BEYOND THE HEMISPHERES – integration of mind, body and world

  • BEYOND THE HEMISPHERES – integration of mind, body and world

    Posted by Don Salmon on April 29, 2023 at 11:04 am

    Tibetan Buddhism has a fascinating practice, they call it “analytic meditation.”

    By itself, it is a wonderful integration of LH and RH. By itself, it makes absolutely clear that meditation is NOT just about shifting to a RH modality.

    But the Tibetans go way beyond that. For one thing, they don’t consider the physical world to exist in the way we assume it does. Notice this is not nihilism – they don’t say it doesn’t exist, but not in the way we assume it does.

    So it’s not at all about brain integration but simply integration.

    I know this probably sounds mysterious – I’ll write more about it soon….

    Mike Todd replied 11 months, 2 weeks ago 4 Members · 3 Replies
  • 3 Replies
  • Lucy Fleetwood

    April 29, 2023 at 12:34 pm

    Aha! Middle way philosophical system — Madhyamika — relative and ultimate reality. Look forward to your posts.

  • Whit Blauvelt

    May 1, 2023 at 8:33 pm

    Ah, shifting. The gears, the transmission of mind.

    Is the transmission automatic, or manual? Or perhaps an automatic transmission with an optional manual override?

    Is the gearing such that we can shift to LH, shift to RH, or shift to both — sort of like the switch on an electric guitar which can use either one of two pickups, or both?

    How does one, from within one mode, willfully shift to another, when will itself is partially a product of the mode? It would seem we may have to surrender the very will-as-product which would choose its own surrender to the new constitution of will in the other modality.

  • Mike Todd

    June 13, 2023 at 12:27 pm

    I found the following article an accessible gateway to a more nuanced contemplation of some of the ways in which different aspects of reality integrate.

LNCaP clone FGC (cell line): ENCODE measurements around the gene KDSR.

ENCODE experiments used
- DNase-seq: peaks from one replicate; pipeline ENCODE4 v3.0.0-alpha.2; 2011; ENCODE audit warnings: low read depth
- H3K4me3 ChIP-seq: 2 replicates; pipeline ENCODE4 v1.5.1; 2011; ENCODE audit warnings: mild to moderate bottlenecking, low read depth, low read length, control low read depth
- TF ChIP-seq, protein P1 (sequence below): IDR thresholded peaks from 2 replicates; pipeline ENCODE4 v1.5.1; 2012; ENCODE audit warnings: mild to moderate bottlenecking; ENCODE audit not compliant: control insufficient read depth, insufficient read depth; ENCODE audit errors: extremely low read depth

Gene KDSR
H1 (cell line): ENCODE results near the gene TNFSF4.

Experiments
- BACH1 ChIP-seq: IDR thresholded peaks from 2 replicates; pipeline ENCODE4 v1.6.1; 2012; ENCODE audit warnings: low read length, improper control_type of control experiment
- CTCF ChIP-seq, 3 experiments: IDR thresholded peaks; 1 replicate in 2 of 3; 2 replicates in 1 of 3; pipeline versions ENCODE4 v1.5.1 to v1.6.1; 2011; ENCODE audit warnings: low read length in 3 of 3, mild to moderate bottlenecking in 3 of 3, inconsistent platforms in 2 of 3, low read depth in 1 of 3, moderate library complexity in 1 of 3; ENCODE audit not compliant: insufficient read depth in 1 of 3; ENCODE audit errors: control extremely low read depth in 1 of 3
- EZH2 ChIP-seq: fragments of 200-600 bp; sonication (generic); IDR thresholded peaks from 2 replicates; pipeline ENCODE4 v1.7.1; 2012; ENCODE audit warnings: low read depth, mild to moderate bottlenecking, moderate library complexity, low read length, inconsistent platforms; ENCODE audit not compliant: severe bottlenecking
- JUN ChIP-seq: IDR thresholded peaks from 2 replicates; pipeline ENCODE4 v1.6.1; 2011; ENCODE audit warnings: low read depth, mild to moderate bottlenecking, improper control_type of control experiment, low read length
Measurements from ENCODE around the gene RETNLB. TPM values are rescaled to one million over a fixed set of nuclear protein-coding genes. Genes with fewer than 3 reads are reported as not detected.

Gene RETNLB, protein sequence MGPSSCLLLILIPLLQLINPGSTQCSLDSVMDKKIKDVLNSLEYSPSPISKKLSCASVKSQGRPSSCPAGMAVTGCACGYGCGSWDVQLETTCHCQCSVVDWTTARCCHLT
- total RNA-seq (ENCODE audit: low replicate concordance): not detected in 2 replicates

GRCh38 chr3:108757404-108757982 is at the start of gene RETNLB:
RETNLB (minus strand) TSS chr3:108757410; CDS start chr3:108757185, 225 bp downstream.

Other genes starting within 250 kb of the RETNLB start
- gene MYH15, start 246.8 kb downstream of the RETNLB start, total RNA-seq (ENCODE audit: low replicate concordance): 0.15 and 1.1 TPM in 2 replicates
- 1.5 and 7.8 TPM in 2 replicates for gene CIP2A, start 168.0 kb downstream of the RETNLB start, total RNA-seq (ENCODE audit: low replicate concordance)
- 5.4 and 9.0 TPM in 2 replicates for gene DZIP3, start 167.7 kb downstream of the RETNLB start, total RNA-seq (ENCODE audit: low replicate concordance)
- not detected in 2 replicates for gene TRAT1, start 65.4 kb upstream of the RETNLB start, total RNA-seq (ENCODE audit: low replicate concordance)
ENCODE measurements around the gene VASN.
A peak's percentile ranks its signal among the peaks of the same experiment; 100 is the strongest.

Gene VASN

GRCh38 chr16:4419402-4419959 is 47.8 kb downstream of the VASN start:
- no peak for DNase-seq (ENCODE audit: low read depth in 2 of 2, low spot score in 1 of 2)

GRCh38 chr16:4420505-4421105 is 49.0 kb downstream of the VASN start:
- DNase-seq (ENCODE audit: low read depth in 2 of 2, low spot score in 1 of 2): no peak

Reality is undeniably multidimensional, whichever metaphysic one favours. My own view allows that the relative dimension of reality, as the article calls it, may itself be multidimensional, comprising at least one dimension amenable to perception, and at least one further dimension transcending perception though tangentially amenable to other modes of cognition; I consider the absolute dimension of reality, on the other hand, to be unconditionally one – and approachable only through contemplative oractices – which I feel lends it a qualified primacy congruent with the primacy afforded the RH by Dr. McGilchrist.

    The left and right hemispheres, in my own experience and as evidenced in the words of more seasoned meditators, appear equally necessary, though perhaps not equally ancillary, to meditation. Mindfulness-based meditation, for instance, as the following video suggests, appears to require, at the very least, a combination of focussed attention (LH) and sustained attention (RH), to use Dr. McGilchrist’s terms.

    Finally, the link below suggests that meditation may entail a spectrum of hemispheric involvement, from predominantly LH (“close focus to our breath or a sensation” – sustained, focussed attention), through an equilibrium of LH and RH (“a breath, a pain in our legs, a thought about dinner, a feeling of sadness” – sustained, focussed and divided attention), to predominantly RH (“experience the mind’s awareness as open, boundless and vast” – broad, vigilant attention, as Dr. McGilchrist calls it, or if you prefer, pure sustained attention).

    Despite demurring otherwise, the author tacitly elevates predominantly RH involvement. (After all, the article’s title and the obligatory Buddha quote both allude to it.) This left-to-right progression (and implicit promotion) is also evident in a method for developing increasingly effectual meditation expounded by B. Alan Wallace in his excellent book, The Attention Revolution. (Yes, that was a plug.)

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